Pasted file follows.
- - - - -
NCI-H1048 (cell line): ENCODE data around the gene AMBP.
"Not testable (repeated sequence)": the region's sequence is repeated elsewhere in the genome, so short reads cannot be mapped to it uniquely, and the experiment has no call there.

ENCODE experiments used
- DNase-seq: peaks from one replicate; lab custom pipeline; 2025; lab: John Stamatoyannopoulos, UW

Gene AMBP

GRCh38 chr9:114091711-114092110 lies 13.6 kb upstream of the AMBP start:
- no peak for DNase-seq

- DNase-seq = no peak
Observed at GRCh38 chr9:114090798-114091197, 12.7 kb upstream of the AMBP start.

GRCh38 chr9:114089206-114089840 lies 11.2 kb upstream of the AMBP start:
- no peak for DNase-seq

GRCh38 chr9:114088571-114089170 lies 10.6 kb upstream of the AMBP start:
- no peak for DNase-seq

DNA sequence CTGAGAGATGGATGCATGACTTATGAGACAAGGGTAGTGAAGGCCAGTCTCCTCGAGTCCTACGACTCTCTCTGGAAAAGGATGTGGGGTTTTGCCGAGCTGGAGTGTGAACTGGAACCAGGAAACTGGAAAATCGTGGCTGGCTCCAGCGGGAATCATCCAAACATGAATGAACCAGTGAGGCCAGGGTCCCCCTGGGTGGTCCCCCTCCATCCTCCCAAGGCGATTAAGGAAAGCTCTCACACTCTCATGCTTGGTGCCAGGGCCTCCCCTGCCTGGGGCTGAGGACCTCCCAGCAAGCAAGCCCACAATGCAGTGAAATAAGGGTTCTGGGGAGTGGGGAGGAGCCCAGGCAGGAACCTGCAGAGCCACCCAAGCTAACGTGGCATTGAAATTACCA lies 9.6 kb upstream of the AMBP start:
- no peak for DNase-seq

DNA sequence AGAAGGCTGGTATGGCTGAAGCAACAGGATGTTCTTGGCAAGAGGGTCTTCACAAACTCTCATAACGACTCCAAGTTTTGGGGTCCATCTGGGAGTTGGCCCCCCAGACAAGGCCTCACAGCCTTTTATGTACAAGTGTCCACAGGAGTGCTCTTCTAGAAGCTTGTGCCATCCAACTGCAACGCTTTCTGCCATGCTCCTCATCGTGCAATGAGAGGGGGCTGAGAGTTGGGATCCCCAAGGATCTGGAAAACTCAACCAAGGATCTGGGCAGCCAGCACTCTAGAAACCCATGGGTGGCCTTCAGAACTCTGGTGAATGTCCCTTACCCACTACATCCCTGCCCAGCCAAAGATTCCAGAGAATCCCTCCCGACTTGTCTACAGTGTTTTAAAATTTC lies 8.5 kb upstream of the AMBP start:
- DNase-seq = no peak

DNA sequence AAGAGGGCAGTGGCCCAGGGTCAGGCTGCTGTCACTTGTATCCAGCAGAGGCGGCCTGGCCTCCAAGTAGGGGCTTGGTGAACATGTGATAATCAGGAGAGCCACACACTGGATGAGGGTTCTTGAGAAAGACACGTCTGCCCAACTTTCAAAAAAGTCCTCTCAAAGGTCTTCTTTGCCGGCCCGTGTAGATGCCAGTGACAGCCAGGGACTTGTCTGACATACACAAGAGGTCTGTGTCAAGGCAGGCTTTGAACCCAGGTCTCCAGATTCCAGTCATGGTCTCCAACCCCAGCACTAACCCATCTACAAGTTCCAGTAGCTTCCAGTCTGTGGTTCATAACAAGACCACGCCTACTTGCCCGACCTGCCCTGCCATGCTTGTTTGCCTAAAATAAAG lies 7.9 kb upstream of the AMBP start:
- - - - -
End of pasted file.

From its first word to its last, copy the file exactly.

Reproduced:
NCI-H1048 (cell line): ENCODE data around the gene AMBP.
"Not testable (repeated sequence)": the region's sequence is repeated elsewhere in the genome, so short reads cannot be mapped to it uniquely, and the experiment has no call there.

ENCODE experiments used
- DNase-seq: peaks from one replicate; lab custom pipeline; 2025; lab: John Stamatoyannopoulos, UW

Gene AMBP

GRCh38 chr9:114091711-114092110 lies 13.6 kb upstream of the AMBP start:
- no peak for DNase-seq

- DNase-seq = no peak
Observed at GRCh38 chr9:114090798-114091197, 12.7 kb upstream of the AMBP start.

GRCh38 chr9:114089206-114089840 lies 11.2 kb upstream of the AMBP start:
- no peak for DNase-seq

GRCh38 chr9:114088571-114089170 lies 10.6 kb upstream of the AMBP start:
- no peak for DNase-seq

DNA sequence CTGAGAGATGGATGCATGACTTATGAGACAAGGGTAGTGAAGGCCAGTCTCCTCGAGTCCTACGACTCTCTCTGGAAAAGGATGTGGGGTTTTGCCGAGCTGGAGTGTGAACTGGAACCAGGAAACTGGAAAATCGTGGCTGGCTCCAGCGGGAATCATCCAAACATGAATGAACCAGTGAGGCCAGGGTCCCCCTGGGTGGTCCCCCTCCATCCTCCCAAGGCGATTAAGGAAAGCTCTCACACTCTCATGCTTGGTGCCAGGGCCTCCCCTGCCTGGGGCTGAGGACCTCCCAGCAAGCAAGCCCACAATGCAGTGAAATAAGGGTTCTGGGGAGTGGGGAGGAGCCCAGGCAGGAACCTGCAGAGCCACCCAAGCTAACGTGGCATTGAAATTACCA lies 9.6 kb upstream of the AMBP start:
- no peak for DNase-seq

DNA sequence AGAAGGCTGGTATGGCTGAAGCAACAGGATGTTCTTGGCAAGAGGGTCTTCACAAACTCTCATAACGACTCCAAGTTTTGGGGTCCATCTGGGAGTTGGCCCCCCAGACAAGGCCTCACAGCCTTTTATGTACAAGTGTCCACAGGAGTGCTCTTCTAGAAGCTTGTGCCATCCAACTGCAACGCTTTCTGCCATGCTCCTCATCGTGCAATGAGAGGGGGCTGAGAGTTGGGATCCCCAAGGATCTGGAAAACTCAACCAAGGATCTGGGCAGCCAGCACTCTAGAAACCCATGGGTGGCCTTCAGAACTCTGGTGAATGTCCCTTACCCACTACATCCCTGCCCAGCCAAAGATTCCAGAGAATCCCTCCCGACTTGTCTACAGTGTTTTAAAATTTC lies 8.5 kb upstream of the AMBP start:
- DNase-seq = no peak

DNA sequence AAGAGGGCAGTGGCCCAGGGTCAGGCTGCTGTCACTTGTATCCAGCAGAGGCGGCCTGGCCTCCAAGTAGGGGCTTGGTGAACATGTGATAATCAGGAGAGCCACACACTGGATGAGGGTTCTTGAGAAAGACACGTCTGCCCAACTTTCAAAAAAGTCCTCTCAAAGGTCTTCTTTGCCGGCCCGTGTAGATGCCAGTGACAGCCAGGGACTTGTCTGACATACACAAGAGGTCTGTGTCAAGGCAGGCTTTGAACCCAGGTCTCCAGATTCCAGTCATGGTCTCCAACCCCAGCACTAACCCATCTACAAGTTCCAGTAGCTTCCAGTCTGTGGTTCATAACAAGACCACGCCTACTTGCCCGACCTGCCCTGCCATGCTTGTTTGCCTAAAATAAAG lies 7.9 kb upstream of the AMBP start: